Cyclic Vomiting Syndrome remedied with
CVS Pharmacy pills that cause
Cardivascular System problems tested by
Chorionic Villus Sampling.

--
Content Venue Sans
OFFTOPIC (-1)

CVS "cop-out" (1)

bmk67 (971394) | more than 8 years ago | (#15372743)

From TFA

One of my biggest pet peeves with open source software is what I call the CVS cop-out. It works like this: I criticize (accurately) some shortcoming of an open source application either in an article or in conversation, and someone responds with, "That's not true! That feature was fixed in CVS four weeks ago!"

This is certainly a legitimate beef - and deserves a diplomatic response. As TFA article states, saying it's in CVS isn't a useful answer to the end user.

IYou really have to have blinders on to think that a patch in the revision control system marks the end of the issue. The majority of Linux and open source users get their software in pre-compiled binaries, and not from CVS, SVN, or any of the alternatives.

Certainly it doesn't make the end of the issue. For the developers, the issue isn't resolved until the patch is rolled into a stable release and made available downstream. For the distro maintainers / binary providers, it's not resolved until the release is integrated, tested, and released to the end user community.

But certainly it is better to publicly maintain a downloadable, alpha-and-beta-testable "development" branch than it is to leave users out in the cold. Between the two alternatives, giving the mass market access to unstable code with recent fixes is surely preferable to the CVS cop-out.

I understand your point here - but the fact is that the vast majority of end users (who as you said run whatever pre-compiled binaries are included with thier distro) aren't going to have a clue how to obtain source from CVS, deal with any dependancies, and get it compiled and running. If you were a developer, would you want to deal with the deluge of questions and issues surrounding getting bleeding edge code up and running? I am, and I don't.

What justification is there for ignoring the long-standing tradition of "release early, release often?" Too many bug reports? Users are the lifeblood of an open source project, and bug reports are the white blood cells. Even when there are dupes, they're a good thing.

There's a fine line here. I'm a fan of frequent and regular releases. But I'm also a fan of releasing adequately tested code to the end user. Short release cycles are an option for projects which are not too complex, have adequate staffing and/or funding, amongst other things. To borrow from your Rhythmbox example - and the example bug that prevented play of m4b files: this is, IMHO, not an example that rapid release would fix, in fact, this is more likely a case where code was release without sufficient integration testing. I don't know the details of this particular scenario, but it stands to reason that as you said, a package that has 50+ dependancies on external libraries isn't going to necessarily get upstream fixes integrated quickly. There may be other issues at play here (e.g. design issues, unstable APIs, insufficient developer resources, etc.).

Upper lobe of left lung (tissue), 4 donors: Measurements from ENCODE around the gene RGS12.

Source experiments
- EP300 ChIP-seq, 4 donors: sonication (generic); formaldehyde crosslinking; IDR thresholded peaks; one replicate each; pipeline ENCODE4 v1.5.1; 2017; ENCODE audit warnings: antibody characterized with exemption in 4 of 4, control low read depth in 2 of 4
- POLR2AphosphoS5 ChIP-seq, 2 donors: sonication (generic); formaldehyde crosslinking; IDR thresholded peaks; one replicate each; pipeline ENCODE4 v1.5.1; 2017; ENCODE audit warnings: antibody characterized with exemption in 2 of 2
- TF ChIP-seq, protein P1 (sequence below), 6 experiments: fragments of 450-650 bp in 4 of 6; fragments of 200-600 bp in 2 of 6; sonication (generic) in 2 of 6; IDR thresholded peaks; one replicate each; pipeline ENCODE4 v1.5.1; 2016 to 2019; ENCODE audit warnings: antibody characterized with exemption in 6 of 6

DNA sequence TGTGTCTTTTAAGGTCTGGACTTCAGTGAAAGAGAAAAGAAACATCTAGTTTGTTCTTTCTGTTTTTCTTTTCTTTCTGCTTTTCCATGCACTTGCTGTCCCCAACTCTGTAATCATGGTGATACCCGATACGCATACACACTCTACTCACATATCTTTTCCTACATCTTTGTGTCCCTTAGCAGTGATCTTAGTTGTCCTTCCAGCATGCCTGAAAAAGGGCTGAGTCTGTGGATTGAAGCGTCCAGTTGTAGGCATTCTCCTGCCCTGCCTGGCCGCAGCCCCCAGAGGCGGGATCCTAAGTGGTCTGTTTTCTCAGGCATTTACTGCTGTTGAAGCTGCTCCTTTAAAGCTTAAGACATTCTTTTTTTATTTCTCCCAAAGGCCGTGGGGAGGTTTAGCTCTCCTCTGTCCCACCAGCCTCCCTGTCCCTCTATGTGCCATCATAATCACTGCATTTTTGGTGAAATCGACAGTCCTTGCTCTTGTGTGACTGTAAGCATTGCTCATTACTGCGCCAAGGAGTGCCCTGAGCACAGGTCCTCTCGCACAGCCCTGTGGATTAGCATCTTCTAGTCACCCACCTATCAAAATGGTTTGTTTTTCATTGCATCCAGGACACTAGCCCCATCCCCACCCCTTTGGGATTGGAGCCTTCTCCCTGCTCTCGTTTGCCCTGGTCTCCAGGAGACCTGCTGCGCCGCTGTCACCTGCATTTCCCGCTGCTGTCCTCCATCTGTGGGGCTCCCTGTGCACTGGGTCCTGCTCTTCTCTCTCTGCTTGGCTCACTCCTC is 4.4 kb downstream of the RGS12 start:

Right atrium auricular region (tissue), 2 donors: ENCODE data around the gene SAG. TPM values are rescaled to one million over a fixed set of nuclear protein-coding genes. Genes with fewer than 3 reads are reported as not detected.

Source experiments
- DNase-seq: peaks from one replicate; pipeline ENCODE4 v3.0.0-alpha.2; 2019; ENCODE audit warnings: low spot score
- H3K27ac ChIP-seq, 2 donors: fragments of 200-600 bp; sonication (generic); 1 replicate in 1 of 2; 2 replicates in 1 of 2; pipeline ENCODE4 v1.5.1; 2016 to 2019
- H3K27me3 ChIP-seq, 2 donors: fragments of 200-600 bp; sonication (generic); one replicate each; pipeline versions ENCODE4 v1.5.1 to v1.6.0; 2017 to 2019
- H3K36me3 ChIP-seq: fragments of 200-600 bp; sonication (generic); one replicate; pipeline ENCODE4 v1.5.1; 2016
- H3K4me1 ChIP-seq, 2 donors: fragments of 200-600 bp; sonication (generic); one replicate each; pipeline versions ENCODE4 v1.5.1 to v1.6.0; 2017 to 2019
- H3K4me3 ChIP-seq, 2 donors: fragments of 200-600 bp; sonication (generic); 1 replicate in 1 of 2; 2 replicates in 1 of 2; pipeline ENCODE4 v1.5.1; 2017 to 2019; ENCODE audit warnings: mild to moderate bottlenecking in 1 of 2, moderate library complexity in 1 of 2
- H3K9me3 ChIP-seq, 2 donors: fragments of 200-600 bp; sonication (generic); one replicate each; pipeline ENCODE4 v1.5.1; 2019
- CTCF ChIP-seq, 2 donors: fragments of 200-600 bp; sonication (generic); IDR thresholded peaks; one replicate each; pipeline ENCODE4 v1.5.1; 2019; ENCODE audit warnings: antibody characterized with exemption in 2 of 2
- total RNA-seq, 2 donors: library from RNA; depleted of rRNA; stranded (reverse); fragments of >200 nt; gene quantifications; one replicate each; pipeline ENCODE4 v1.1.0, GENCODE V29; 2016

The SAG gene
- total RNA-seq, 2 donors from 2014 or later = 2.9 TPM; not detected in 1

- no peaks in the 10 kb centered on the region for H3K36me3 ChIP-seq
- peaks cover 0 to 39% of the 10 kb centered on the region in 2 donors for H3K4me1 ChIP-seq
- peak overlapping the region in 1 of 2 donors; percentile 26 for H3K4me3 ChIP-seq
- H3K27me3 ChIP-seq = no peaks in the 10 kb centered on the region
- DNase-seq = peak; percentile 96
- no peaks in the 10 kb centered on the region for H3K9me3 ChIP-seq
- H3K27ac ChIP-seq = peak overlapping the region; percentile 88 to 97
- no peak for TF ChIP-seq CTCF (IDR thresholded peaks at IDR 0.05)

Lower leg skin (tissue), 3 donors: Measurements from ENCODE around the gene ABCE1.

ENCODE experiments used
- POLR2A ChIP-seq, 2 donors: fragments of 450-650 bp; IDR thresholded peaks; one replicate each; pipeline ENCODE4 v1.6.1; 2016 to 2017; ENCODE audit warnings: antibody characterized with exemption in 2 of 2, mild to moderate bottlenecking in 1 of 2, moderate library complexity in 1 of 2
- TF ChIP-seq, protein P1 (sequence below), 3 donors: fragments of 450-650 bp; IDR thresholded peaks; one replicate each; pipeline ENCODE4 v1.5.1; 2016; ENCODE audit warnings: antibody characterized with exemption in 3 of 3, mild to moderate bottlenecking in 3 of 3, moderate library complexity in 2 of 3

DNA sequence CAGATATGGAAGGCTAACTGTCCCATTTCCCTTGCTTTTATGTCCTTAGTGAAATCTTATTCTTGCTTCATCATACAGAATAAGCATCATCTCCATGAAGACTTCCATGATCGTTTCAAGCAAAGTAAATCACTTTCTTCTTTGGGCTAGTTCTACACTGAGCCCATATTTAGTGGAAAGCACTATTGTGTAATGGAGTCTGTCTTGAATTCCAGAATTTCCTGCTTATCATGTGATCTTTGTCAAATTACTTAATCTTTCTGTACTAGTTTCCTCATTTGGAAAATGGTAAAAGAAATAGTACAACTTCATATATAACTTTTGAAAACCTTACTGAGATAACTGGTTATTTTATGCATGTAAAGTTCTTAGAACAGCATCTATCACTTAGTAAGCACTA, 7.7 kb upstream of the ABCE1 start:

In short, rapid release is a good thing, if the project can support it. Many can't.

In this case, the fix is probably not to roll forward to bleeding edge CVS, it's to roll back to a previous known good release.

There is no simple solution to this issue. As both a user and a developer, it's frustrating.

The author wants binaries... (1)

(H)elix1 (231155) | more than 8 years ago | (#15372758)

My take on the article was the author is looking for binaries rather than a source code pull, as that is what the typical 'user' wants. For the most part, he would be right. What was missed is if you take the time to figure out how to download a nightly, you can probably figure out how to compile it as well. Most of the projects I work on do a nightly build from the code repository. In some cases, like FireFox in the early days, I would set up my local environment to snag and built a clean cut each morning.

Now, even though internally we have nightly binaries, we don't release them to our QA group. We will tag milestones which get released to QA that have a series of enhancement/bug fixes in there. If someone needs something that was fixed, but did not get put into a formal build that we sent out to the unwashed masses, it is their option to download and build something a little closer to the bleeding edge (if the project has a public source repository) or wait for the milestone that contains the feature/fix they were after. He is lucky to even get this 'roll your own' option. If he can't, he waits like everyone else. Actually, he could even pay someone (like me) to to the builds for him or spend his time learning how to sort code to binary... if it was that important. Big customers can get special builds even in our closed source stuff.

Don't see the problem, other than having yet another option open to him.

I seem to be saying this a lot lately... (4, Informative)

biglig2 (89374) | more than 8 years ago | (#15372767)

But... Linux is not Windows. Seriously.

With Windows, you get fixes/upgrades when the binaries are released. With Linux, you can wait for the binaries, or, if you are comfortable with compiling, you can get fixes/upgrades slightly sooner. It's a feature, not a bug.